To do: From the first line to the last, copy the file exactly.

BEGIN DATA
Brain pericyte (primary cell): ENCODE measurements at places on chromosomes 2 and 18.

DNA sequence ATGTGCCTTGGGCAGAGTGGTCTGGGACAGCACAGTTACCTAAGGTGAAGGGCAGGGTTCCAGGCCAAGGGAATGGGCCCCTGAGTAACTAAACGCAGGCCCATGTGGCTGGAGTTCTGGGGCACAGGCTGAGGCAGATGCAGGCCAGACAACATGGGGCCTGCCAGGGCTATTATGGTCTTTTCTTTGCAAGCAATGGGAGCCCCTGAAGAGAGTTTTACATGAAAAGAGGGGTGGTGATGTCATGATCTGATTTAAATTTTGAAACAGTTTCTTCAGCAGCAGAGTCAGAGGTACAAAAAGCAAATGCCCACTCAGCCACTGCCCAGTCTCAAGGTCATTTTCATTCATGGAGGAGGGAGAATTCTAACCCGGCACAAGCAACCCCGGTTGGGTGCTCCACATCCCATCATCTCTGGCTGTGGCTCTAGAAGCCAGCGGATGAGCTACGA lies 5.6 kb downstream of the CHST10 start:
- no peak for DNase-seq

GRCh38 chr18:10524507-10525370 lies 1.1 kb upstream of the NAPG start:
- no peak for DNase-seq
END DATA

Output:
Brain pericyte (primary cell): ENCODE measurements at places on chromosomes 2 and 18.

DNA sequence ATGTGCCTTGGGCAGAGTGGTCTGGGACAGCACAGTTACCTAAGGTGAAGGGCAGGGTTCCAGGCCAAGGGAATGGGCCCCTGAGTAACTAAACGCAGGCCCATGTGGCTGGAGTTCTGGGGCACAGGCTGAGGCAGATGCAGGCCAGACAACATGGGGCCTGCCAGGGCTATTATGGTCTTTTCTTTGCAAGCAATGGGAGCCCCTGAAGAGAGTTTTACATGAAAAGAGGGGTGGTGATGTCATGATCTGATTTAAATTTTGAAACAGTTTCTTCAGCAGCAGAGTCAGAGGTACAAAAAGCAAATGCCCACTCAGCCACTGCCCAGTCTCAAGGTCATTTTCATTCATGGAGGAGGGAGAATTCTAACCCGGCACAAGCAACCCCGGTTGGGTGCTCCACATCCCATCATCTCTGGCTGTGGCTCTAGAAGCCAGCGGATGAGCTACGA lies 5.6 kb downstream of the CHST10 start:
- no peak for DNase-seq

GRCh38 chr18:10524507-10525370 lies 1.1 kb upstream of the NAPG start:
- no peak for DNase-seq